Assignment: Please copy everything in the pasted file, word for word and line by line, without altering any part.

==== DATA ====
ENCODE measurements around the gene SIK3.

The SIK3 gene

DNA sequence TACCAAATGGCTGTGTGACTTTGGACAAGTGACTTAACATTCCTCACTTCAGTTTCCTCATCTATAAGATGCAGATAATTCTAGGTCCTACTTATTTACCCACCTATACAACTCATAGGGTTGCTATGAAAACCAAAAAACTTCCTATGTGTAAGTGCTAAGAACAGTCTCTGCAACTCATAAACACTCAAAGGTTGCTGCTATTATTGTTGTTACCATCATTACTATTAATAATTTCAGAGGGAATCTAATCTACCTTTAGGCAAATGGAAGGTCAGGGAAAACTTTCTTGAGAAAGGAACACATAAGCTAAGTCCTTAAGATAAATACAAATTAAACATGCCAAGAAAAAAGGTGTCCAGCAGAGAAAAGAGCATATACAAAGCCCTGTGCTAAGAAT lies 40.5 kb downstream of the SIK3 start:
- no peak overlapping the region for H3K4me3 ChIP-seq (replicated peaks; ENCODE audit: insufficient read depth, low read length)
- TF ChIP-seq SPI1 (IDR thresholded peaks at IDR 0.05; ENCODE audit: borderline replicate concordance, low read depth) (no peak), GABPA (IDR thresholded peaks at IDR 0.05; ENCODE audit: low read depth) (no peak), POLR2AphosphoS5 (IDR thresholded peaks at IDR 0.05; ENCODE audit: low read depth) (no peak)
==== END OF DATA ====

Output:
ENCODE measurements around the gene SIK3.

The SIK3 gene

DNA sequence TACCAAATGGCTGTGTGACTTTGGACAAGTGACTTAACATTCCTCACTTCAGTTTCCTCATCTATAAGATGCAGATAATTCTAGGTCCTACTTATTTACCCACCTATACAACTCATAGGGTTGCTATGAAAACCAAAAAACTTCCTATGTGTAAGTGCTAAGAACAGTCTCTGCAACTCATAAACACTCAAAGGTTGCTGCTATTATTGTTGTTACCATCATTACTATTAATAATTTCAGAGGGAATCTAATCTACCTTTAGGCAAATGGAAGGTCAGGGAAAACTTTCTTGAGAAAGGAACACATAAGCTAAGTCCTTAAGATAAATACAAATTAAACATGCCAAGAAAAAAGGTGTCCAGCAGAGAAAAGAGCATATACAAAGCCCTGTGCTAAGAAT lies 40.5 kb downstream of the SIK3 start:
- no peak overlapping the region for H3K4me3 ChIP-seq (replicated peaks; ENCODE audit: insufficient read depth, low read length)
- TF ChIP-seq SPI1 (IDR thresholded peaks at IDR 0.05; ENCODE audit: borderline replicate concordance, low read depth) (no peak), GABPA (IDR thresholded peaks at IDR 0.05; ENCODE audit: low read depth) (no peak), POLR2AphosphoS5 (IDR thresholded peaks at IDR 0.05; ENCODE audit: low read depth) (no peak)